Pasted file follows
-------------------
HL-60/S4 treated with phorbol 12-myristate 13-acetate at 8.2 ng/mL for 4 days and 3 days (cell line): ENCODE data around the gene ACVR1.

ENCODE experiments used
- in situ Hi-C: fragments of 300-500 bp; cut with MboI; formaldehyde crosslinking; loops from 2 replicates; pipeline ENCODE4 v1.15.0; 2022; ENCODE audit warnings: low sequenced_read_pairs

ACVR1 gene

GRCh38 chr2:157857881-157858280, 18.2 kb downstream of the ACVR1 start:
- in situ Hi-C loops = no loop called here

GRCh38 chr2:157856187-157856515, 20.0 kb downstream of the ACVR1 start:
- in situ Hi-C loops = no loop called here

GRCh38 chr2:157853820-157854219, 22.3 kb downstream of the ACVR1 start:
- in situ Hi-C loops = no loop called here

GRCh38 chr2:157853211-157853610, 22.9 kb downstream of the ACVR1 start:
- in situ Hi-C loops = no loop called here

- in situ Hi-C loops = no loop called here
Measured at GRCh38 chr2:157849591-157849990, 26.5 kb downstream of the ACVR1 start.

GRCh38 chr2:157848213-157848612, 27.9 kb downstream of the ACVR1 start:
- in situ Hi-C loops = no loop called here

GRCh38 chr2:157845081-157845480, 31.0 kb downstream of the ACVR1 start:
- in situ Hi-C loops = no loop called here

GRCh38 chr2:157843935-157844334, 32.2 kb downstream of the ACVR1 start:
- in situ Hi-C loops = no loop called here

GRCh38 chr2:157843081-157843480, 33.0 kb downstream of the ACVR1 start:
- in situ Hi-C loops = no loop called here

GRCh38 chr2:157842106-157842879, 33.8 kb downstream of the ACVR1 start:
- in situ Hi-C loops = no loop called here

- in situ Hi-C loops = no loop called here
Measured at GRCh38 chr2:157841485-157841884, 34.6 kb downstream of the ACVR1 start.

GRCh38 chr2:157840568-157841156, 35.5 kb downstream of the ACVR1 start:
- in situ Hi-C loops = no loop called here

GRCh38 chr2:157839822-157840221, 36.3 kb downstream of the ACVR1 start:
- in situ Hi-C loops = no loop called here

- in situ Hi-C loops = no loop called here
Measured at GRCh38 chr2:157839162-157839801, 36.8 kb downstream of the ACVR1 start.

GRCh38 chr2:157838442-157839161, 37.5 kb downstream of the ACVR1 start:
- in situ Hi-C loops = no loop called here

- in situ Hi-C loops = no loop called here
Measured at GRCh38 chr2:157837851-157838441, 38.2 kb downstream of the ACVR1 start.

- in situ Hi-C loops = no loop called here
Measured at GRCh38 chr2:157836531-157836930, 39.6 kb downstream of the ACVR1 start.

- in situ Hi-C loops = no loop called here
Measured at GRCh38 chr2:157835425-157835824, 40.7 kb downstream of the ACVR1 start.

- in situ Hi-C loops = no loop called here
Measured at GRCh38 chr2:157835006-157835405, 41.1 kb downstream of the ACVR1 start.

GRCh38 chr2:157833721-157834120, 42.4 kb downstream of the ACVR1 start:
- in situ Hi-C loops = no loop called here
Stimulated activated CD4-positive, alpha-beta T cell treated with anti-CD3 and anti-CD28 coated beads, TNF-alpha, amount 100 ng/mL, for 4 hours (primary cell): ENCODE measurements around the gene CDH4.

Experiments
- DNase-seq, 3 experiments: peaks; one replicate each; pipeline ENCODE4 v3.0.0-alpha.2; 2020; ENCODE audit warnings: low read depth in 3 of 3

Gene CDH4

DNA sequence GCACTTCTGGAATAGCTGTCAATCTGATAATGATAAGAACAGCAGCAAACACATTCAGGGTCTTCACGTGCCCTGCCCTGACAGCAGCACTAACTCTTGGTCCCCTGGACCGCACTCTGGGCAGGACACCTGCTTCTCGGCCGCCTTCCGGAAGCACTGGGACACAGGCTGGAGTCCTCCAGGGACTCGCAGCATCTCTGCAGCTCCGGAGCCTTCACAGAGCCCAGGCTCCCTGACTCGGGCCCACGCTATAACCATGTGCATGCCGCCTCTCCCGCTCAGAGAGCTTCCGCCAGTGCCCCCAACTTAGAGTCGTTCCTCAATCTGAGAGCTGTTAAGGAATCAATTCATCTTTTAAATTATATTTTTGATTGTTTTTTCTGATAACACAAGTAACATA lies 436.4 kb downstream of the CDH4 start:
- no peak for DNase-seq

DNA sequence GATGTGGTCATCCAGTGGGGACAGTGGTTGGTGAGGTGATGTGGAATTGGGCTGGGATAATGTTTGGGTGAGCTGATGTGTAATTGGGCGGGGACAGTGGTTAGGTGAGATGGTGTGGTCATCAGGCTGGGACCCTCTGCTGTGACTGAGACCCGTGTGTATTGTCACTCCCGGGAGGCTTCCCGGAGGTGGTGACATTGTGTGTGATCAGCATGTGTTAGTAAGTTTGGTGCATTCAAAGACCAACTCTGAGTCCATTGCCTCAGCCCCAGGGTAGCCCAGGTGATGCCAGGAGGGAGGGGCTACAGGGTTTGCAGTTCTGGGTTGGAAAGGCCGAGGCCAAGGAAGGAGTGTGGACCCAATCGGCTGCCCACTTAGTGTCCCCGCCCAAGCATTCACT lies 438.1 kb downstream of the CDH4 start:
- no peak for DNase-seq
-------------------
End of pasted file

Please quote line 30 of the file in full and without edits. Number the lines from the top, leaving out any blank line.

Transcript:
- in situ Hi-C loops = no loop called here